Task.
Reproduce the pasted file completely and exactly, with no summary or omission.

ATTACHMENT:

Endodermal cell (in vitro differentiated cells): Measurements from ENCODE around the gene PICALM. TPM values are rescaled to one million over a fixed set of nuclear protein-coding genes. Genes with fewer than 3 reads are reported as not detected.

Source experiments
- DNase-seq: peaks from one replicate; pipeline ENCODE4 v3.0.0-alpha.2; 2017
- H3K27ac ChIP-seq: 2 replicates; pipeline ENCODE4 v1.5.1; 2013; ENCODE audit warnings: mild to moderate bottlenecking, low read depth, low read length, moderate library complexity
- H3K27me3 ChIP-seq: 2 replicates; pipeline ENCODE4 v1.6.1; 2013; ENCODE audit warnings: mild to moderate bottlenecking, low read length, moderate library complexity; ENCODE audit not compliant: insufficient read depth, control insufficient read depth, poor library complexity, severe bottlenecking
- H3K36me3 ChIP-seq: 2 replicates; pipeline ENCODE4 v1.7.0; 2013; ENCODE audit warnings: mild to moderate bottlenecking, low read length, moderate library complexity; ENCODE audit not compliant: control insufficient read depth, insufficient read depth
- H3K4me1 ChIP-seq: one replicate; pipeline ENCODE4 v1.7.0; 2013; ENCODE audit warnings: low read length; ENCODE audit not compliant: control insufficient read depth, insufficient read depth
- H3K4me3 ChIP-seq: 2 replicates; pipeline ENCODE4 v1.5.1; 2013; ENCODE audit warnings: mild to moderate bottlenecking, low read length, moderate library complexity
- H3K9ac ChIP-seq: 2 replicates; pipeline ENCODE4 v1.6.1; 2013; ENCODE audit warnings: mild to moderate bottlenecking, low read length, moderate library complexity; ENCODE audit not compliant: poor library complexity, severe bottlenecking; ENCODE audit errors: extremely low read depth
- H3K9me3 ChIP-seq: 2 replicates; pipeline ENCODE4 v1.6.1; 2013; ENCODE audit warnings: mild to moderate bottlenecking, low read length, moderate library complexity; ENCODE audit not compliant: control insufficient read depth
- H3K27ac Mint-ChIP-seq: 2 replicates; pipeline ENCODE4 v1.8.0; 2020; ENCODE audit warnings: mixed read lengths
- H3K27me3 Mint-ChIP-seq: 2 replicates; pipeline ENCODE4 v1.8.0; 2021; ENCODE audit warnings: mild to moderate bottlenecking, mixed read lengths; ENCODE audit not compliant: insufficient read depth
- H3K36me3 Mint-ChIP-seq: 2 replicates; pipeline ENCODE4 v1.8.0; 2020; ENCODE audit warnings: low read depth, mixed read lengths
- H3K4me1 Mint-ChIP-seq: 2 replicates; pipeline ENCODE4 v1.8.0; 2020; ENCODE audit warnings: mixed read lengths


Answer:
Endodermal cell (in vitro differentiated cells): Measurements from ENCODE around the gene PICALM. TPM values are rescaled to one million over a fixed set of nuclear protein-coding genes. Genes with fewer than 3 reads are reported as not detected.

Source experiments
- DNase-seq: peaks from one replicate; pipeline ENCODE4 v3.0.0-alpha.2; 2017
- H3K27ac ChIP-seq: 2 replicates; pipeline ENCODE4 v1.5.1; 2013; ENCODE audit warnings: mild to moderate bottlenecking, low read depth, low read length, moderate library complexity
- H3K27me3 ChIP-seq: 2 replicates; pipeline ENCODE4 v1.6.1; 2013; ENCODE audit warnings: mild to moderate bottlenecking, low read length, moderate library complexity; ENCODE audit not compliant: insufficient read depth, control insufficient read depth, poor library complexity, severe bottlenecking
- H3K36me3 ChIP-seq: 2 replicates; pipeline ENCODE4 v1.7.0; 2013; ENCODE audit warnings: mild to moderate bottlenecking, low read length, moderate library complexity; ENCODE audit not compliant: control insufficient read depth, insufficient read depth
- H3K4me1 ChIP-seq: one replicate; pipeline ENCODE4 v1.7.0; 2013; ENCODE audit warnings: low read length; ENCODE audit not compliant: control insufficient read depth, insufficient read depth
- H3K4me3 ChIP-seq: 2 replicates; pipeline ENCODE4 v1.5.1; 2013; ENCODE audit warnings: mild to moderate bottlenecking, low read length, moderate library complexity
- H3K9ac ChIP-seq: 2 replicates; pipeline ENCODE4 v1.6.1; 2013; ENCODE audit warnings: mild to moderate bottlenecking, low read length, moderate library complexity; ENCODE audit not compliant: poor library complexity, severe bottlenecking; ENCODE audit errors: extremely low read depth
- H3K9me3 ChIP-seq: 2 replicates; pipeline ENCODE4 v1.6.1; 2013; ENCODE audit warnings: mild to moderate bottlenecking, low read length, moderate library complexity; ENCODE audit not compliant: control insufficient read depth
- H3K27ac Mint-ChIP-seq: 2 replicates; pipeline ENCODE4 v1.8.0; 2020; ENCODE audit warnings: mixed read lengths
- H3K27me3 Mint-ChIP-seq: 2 replicates; pipeline ENCODE4 v1.8.0; 2021; ENCODE audit warnings: mild to moderate bottlenecking, mixed read lengths; ENCODE audit not compliant: insufficient read depth
- H3K36me3 Mint-ChIP-seq: 2 replicates; pipeline ENCODE4 v1.8.0; 2020; ENCODE audit warnings: low read depth, mixed read lengths
- H3K4me1 Mint-ChIP-seq: 2 replicates; pipeline ENCODE4 v1.8.0; 2020; ENCODE audit warnings: mixed read lengths